By Linda Komaroff
This e-book deals a wide-ranging account of the Mongols in western and jap Asia within the aftermath of Genghis Khan's disruptive invasions of the early 13th century, concentrating on the numerous cultural, social, non secular and political adjustments that of their wake. the problems thought of problem paintings, governance, international relations, trade, courtroom existence, and concrete tradition within the Mongol international empire as initially provided at a 2003 symposium on the la County Museum of artwork and now distilled during this quantity. This choice of 23 papers by means of some of the major gurus within the box demonstrates either the scope and the intensity of the present country of Mongol-related reviews and should absolutely encourage and galvanize additional learn. The textual content is profusely illustrated by means of 27 colour and a hundred and ten black-and-white illustrations.
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Extra info for Beyond the Legacy of Genghis Khan
680/1282]). ”44 – He mentions a poet, equally skilled in Arabic and Persian, whom he met personally and who had composed a verse account of the “kings of the Turks” in the fashion of the Sh§hn§ma, and had dedicated it to “the great Sulã§n Gh§z§n MaÈmåd b. 46 – He mentions an historian and poet whom he met in Baghdad in 703/1303–4, and who “had written a narrative (qißßa) of the great Sulã§n Gh§z§n b. ”47 – And he mentions a certain Når al-DÊn #AlÊ b. ”48 We can only conjecture how much our knowledge of the Mongol empire might be expanded had some of these works survived; in their absence, Ibn al-FuwaãÊ’s rich and still largely untapped work offers a degree of access, if not to the works themselves, then at least to the labors of a diligent researcher who sought them out.
MuÈammad b. al-4aÈÈ§k al-AsadÊ al-QurashÊ al-NÊlÊ al-Baghd§dÊ, who, Ibn al-FuwaãÊ tells us, was born in 631/1234 and died in 693/1294; this figure, whom Ibn al-FuwaãÊ met personally, came from a noble house and was marked by fine character and excellent handwriting, but he had lost all his property in what Ibn al-FuwaãÊ regularly refers to simply as “the event” (meaning the sack of Baghdad by the Mongols in 656/1258). His motives for this are not explicitly addressed, but in any case the distinctive thing Ibn al-FuwaãÊ tells us about this Kam§l al-DÊn AÈmad is that “he used to imitate the Mongols in their manners and actions” (wa k§na yatashabbahu bi al-mughål fÊ aÈw§lihim wa af#§lihim); what this entailed in terms of departure from the sunna of the Prophet is of course not 35 Ibn al-FuwaãÊ (1995), vol.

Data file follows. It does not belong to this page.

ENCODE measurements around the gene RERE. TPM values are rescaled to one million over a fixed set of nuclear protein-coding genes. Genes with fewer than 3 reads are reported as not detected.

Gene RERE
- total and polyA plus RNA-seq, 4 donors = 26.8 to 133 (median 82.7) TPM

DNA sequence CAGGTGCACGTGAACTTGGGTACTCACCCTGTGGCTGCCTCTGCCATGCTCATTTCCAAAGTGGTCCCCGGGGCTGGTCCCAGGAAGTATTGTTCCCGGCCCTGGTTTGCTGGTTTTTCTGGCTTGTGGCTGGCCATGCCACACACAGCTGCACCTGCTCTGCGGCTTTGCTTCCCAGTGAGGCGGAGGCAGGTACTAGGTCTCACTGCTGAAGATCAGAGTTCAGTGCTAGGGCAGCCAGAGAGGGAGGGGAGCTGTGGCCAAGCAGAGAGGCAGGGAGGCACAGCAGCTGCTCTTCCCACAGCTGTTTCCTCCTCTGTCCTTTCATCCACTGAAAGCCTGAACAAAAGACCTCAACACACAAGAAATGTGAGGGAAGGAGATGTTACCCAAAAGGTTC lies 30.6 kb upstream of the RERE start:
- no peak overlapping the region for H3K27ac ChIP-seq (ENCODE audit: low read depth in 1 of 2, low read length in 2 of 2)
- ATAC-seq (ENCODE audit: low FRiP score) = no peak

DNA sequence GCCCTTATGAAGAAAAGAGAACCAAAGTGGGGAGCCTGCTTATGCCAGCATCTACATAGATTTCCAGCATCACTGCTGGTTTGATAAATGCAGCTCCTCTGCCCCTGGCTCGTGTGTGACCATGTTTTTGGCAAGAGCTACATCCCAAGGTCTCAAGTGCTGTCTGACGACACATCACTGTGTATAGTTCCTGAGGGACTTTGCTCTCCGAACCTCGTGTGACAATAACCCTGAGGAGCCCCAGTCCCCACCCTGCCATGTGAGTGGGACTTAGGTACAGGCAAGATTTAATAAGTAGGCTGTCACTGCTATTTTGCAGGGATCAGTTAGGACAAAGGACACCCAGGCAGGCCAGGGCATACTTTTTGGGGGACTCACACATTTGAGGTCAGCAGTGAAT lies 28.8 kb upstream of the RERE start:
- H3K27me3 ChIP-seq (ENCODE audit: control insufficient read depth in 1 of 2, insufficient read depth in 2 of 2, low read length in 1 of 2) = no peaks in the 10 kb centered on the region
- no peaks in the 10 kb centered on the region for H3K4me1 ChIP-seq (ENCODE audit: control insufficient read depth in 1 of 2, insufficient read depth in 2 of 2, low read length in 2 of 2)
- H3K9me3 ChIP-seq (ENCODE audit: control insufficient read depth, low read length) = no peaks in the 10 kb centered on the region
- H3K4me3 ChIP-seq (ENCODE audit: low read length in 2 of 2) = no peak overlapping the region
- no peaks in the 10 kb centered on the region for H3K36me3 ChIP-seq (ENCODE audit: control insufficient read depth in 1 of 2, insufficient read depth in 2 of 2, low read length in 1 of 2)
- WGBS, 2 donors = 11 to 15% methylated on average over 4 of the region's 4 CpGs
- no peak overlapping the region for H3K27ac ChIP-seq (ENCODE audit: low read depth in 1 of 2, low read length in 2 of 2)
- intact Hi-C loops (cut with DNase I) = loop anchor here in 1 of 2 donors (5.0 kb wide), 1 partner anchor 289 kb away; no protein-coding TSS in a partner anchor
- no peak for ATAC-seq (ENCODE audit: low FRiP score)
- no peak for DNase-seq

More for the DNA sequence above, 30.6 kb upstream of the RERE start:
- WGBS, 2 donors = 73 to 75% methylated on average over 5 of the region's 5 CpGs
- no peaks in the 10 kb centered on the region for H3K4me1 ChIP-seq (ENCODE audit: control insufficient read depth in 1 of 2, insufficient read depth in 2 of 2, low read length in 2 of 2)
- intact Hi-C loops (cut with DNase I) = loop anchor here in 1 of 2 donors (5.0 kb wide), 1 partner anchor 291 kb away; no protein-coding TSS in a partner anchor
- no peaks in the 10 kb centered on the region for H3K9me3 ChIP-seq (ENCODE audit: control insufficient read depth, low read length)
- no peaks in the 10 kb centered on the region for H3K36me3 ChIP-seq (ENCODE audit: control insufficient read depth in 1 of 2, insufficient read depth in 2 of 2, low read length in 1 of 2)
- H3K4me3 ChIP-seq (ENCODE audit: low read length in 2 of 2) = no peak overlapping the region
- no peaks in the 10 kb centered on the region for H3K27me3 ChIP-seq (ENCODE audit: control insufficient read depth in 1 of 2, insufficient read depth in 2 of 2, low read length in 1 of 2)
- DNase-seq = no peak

2472 (he wrote “bi al-mughålÊya wa al-uyghårÊya wa al-turkÊya wa al-f§rsÊya,” and he spoke “bi al-khiã§"Êya wa al-hindÊya wa al-#arabÊya”). It is possible that “al-khiã§"Êya” refers to the language of the Qara-Khitais, but on balance it is more likely that Ibn al-FuwaãÊ used the term to refer to Chinese. ” 30 Ibn al-FuwaãÊ (1995), vol. 5, 287–88, no. 5106. 31 k§tibun sadÊdun bi al-uyghårÊya wa al-turkÊya wa al-khiã§"Êya (Ibn al-FuwaãÊ , vol. 3, 422, no. 2885). indd 24 6/27/2006 2:01:32 PM transmission and exchange in the mongol empire 25 Central Asians; in other cases they created incentives for languagelearning among men who entered Mongol service under different circumstances.